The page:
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Daniel Heartz
In Memoriam

Daniel Heartz

Professor of Music, Emeritus

UC Berkeley

Professor Emeritus Daniel Heartz, a distinguished and prolific scholar of European music from the sixteenth to the eighteenth centuries, died aged 91 on November 24, 2019 in Berkeley.

Heartz was born in Exeter, New Hampshire on October 5, 1928, and attended the University of New Hampshire as an undergraduate. He received his doctorate from Harvard University in 1957, where his mentors were Otto Gombosi, Tillman Merritt, and John Ward. The distinctive characteristics of Heartz’s scholarship were already in evidence in his Ph.D. dissertation, “Sources and Forms of the French Instrumental Dance in the Sixteenth Century,” which synthesized the results of painstaking archival research via unusually lucid prose, and displayed remarkable humanistic erudition in its analyses of the relation between music and the other arts.

Heartz arrived in Berkeley in 1960, following a short period at the University of Chicago. He remained at Berkeley for the rest of his career, chairing the Department of Music from 1969 to 1974.

Though a naturally private and shy person, Heartz formed intimate and intellectually passionate relationships with generations of students, advisees, and junior colleagues, and his teaching and published work exerted a lasting influence on the discipline of music history. As department chair, he was instrumental in making Berkeley a world leader in the field of ethnomusicology, recruiting the distinguished scholar Bonnie Wade in the 1970s, a time when the ladder faculty was entirely male. Professor Wade later recalled that their professional relationship began with a series of personal hand-written notes and, upon her visit to the Berkeley campus, a ride in his glamorous red convertible. Heartz demonstrated the extent of his collegiality and scholarly engagement beyond his areas of expertise when he joined Wade in coediting the published papers of the International Musicological Society Congress, held in Berkeley in 1977.

Heartz’s early reputation was built on a succession of magisterial studies of sixteenth-century music and society – studies that connected material culture and everyday social practices (dance, music instruction, printing) to changing economic and political regimes. He was awarded the Dent Medal of the Royal Musical Association in 1970, the year in which his book Pierre Attaingnant: Royal Printer of Music appeared – a compendious account of a hitherto underresearched dimension of French musical life. In 1971, this work received the highest honor of the American Musicological Society, the Otto Kinkeldey Award, which, each year, recognizes “the most distinguished book in musicology.”

By the late 1960s, Heartz had turned his scholarly attention to the eighteenth century. The short 1969 essay in the Columbia journal Current Musicology, “Approaching a History of Eighteenth-Century Music,” boldly subverted then-prevailing German-focused Bach-to-Beethoven narratives of the “classical style” by arguing for the central importance of Italian comic opera to the period’s institutions and aesthetic paradigms. It was later described by Richard Taruskin as “an explosive four-page wake-up call of an article,” and its implications were unfolded by countless scholars over the next half century; the article is still being elaborated and argued over today. It sketched the thinking behind Heartz’s late magnum opus, produced over several decades: a trilogy on eighteenth-century musical culture organized not around the best-known figures of the period, much vaunted by later generations, but around the untidy story of the Italian musical diaspora, and the court networks that disseminated an international “galant style” through Europe and its colonies. The towering figures of Mozart, Haydn, and Beethoven by no means vanished in this more textured story. Rather, they took their place amid a roster of contemporaries whose music Heartz did a vast amount to explain and familiarize – Hasse and Gluck, Boccherini and Galuppi – and were put in dialogue with artists working in neighboring mediums, from Algarotti and Diderot to Goldoni and Watteau. The second volume of this trilogy, Music in European Capitals: The Galant Style, 1720-1780, received the 2004 Kinkeldey Award. Heartz remains one of only two scholars to have been awarded this honor twice.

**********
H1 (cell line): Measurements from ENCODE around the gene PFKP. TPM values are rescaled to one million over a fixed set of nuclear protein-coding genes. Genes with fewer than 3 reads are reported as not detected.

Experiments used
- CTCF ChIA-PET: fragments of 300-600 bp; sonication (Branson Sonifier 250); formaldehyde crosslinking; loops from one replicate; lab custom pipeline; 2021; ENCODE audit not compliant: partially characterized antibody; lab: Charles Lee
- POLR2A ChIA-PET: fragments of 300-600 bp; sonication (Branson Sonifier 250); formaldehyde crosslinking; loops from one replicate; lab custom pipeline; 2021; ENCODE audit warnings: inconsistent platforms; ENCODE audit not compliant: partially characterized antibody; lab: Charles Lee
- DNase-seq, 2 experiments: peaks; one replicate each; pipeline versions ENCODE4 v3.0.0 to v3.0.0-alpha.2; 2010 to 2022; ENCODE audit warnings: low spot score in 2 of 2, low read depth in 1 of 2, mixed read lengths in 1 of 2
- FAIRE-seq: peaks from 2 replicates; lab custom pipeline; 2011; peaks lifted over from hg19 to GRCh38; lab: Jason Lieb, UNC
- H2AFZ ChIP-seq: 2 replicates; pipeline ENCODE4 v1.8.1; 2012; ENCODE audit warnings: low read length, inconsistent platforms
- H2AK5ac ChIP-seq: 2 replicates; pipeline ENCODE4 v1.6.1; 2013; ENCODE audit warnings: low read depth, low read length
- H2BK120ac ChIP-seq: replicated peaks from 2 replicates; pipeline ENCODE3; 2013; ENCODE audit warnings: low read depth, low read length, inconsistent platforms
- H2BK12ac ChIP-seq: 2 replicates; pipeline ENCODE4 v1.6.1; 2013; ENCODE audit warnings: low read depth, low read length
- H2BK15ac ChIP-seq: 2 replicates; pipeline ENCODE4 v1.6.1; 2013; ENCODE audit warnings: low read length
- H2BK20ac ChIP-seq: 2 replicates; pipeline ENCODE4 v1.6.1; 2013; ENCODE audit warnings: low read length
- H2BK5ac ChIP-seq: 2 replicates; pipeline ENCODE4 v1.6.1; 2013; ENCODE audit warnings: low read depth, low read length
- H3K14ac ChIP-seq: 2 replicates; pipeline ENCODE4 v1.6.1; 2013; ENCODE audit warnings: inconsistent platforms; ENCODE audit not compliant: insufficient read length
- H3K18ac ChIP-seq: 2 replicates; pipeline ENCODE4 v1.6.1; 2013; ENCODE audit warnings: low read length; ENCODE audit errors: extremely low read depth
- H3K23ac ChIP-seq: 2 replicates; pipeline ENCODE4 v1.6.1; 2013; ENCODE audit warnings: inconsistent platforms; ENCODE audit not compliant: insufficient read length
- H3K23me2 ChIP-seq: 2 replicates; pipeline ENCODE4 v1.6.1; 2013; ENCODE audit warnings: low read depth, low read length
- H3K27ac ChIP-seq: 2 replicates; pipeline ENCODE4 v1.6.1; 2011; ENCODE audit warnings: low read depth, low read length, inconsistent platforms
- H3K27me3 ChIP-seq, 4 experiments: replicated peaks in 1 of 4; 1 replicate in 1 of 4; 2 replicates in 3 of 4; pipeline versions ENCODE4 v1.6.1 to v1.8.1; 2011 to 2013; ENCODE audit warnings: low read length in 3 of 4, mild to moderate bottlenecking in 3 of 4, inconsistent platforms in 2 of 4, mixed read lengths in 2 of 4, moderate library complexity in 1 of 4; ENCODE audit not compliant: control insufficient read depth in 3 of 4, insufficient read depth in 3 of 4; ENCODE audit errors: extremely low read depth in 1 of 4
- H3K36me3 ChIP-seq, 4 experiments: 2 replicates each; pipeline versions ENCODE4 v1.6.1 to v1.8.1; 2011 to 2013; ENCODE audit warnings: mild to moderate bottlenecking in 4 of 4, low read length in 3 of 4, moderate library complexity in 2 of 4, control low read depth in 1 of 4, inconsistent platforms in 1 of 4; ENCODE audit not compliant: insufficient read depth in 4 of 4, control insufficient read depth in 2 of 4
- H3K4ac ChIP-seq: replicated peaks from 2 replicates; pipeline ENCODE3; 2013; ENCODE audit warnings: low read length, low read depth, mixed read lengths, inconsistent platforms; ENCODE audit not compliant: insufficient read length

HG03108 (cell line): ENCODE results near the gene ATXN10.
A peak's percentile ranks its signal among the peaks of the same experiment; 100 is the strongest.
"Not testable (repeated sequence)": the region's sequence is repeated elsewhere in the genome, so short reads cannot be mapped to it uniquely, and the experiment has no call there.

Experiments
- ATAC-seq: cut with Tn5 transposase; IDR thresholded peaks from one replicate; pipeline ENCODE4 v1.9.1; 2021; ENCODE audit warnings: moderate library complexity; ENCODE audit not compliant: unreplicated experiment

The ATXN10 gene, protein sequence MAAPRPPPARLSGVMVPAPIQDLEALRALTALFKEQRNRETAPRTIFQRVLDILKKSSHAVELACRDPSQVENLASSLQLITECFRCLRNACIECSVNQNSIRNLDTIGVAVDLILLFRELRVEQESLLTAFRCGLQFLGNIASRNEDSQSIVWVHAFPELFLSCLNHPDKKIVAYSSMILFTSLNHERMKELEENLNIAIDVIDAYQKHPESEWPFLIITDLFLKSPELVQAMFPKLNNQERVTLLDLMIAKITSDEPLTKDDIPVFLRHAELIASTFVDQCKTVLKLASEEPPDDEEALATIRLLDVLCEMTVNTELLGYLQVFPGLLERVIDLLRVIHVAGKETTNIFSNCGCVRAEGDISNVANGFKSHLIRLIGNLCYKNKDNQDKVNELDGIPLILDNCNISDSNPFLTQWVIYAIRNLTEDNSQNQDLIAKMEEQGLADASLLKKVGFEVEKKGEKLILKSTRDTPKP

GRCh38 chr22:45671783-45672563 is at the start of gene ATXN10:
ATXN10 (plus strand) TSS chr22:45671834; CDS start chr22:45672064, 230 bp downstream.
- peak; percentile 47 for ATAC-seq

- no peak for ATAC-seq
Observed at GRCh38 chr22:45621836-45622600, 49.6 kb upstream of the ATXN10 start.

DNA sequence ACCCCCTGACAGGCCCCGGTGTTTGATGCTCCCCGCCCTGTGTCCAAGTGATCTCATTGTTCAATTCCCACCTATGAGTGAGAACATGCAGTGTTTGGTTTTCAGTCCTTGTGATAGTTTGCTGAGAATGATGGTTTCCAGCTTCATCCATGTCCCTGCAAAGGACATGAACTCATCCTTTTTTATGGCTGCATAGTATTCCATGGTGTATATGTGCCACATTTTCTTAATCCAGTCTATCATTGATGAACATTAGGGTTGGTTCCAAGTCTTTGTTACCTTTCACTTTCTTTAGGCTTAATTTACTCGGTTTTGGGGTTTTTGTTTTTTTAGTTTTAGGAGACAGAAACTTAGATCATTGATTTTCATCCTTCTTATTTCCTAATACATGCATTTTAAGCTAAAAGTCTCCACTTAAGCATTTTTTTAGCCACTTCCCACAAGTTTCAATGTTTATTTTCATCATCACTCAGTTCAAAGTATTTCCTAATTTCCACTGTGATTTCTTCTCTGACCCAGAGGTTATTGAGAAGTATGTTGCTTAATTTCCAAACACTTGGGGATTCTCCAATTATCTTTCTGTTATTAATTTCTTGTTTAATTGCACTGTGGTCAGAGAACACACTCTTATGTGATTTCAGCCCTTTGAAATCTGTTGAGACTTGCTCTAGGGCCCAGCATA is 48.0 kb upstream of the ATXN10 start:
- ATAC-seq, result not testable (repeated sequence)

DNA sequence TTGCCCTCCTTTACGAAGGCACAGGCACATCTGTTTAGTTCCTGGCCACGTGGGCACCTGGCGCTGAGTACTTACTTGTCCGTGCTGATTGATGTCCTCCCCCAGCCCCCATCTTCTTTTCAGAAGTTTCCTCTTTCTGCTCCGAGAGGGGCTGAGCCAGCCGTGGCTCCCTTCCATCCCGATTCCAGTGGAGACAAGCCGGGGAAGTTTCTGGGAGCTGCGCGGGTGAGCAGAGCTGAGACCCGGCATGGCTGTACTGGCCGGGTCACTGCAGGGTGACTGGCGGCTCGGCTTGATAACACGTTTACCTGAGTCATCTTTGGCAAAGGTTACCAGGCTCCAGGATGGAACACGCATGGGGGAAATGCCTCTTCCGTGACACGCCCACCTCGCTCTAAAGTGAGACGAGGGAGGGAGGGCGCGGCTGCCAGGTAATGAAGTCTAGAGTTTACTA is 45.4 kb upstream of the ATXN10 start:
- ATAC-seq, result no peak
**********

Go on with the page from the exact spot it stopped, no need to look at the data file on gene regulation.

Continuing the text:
In Heartz’s last monograph, Artists and Musicians: Portrait Studies from the Rococo to the Revolution, published in 2014, the preoccupations and registers that characterized his whole oeuvre remained powerfully evident: a commitment to exploring the intersections between music and other mediums, and a presentational style that appeals as much to educated lay readers as to experts and scholarly insiders.

Heartz was much decorated during his career. In addition to the Dent Medal and two Kinkeldey Awards, he received Guggenheim fellowships in 1967 and 1978, election to the American Academy of Arts and Sciences in 1988, and an ASCAP-Deems Taylor Award in 1991. Upon assuming emeritus status in 1994, he was awarded the Berkeley Citation for distinguished achievement and service to the university.

Nicholas Mathew